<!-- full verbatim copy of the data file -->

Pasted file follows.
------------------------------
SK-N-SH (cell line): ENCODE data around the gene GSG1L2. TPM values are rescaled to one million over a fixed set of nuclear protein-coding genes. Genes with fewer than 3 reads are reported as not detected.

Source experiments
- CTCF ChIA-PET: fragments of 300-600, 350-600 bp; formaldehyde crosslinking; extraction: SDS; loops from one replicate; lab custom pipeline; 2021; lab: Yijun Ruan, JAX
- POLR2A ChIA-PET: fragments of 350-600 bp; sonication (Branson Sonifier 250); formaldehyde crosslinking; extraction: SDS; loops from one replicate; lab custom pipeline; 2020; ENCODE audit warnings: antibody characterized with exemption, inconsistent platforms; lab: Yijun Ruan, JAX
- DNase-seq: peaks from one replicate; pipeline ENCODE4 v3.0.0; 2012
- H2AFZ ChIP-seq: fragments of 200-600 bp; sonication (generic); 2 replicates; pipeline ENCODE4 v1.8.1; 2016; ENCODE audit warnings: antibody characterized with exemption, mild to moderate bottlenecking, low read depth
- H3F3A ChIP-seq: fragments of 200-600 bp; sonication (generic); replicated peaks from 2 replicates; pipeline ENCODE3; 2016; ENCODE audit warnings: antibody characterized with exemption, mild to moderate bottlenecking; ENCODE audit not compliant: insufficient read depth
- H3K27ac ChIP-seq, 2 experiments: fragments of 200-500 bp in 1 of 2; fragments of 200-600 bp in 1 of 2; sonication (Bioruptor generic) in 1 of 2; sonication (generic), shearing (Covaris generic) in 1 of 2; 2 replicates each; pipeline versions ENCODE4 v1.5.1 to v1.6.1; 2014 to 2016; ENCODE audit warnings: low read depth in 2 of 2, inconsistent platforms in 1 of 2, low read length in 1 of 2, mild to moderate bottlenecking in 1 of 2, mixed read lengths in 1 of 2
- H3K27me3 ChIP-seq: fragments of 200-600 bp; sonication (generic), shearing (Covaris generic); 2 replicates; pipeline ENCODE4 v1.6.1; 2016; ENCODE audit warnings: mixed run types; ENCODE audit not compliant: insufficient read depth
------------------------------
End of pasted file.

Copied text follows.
SK-N-SH (cell line): ENCODE data around the gene GSG1L2. TPM values are rescaled to one million over a fixed set of nuclear protein-coding genes. Genes with fewer than 3 reads are reported as not detected.

Source experiments
- CTCF ChIA-PET: fragments of 300-600, 350-600 bp; formaldehyde crosslinking; extraction: SDS; loops from one replicate; lab custom pipeline; 2021; lab: Yijun Ruan, JAX
- POLR2A ChIA-PET: fragments of 350-600 bp; sonication (Branson Sonifier 250); formaldehyde crosslinking; extraction: SDS; loops from one replicate; lab custom pipeline; 2020; ENCODE audit warnings: antibody characterized with exemption, inconsistent platforms; lab: Yijun Ruan, JAX
- DNase-seq: peaks from one replicate; pipeline ENCODE4 v3.0.0; 2012
- H2AFZ ChIP-seq: fragments of 200-600 bp; sonication (generic); 2 replicates; pipeline ENCODE4 v1.8.1; 2016; ENCODE audit warnings: antibody characterized with exemption, mild to moderate bottlenecking, low read depth
- H3F3A ChIP-seq: fragments of 200-600 bp; sonication (generic); replicated peaks from 2 replicates; pipeline ENCODE3; 2016; ENCODE audit warnings: antibody characterized with exemption, mild to moderate bottlenecking; ENCODE audit not compliant: insufficient read depth
- H3K27ac ChIP-seq, 2 experiments: fragments of 200-500 bp in 1 of 2; fragments of 200-600 bp in 1 of 2; sonication (Bioruptor generic) in 1 of 2; sonication (generic), shearing (Covaris generic) in 1 of 2; 2 replicates each; pipeline versions ENCODE4 v1.5.1 to v1.6.1; 2014 to 2016; ENCODE audit warnings: low read depth in 2 of 2, inconsistent platforms in 1 of 2, low read length in 1 of 2, mild to moderate bottlenecking in 1 of 2, mixed read lengths in 1 of 2
- H3K27me3 ChIP-seq: fragments of 200-600 bp; sonication (generic), shearing (Covaris generic); 2 replicates; pipeline ENCODE4 v1.6.1; 2016; ENCODE audit warnings: mixed run types; ENCODE audit not compliant: insufficient read depth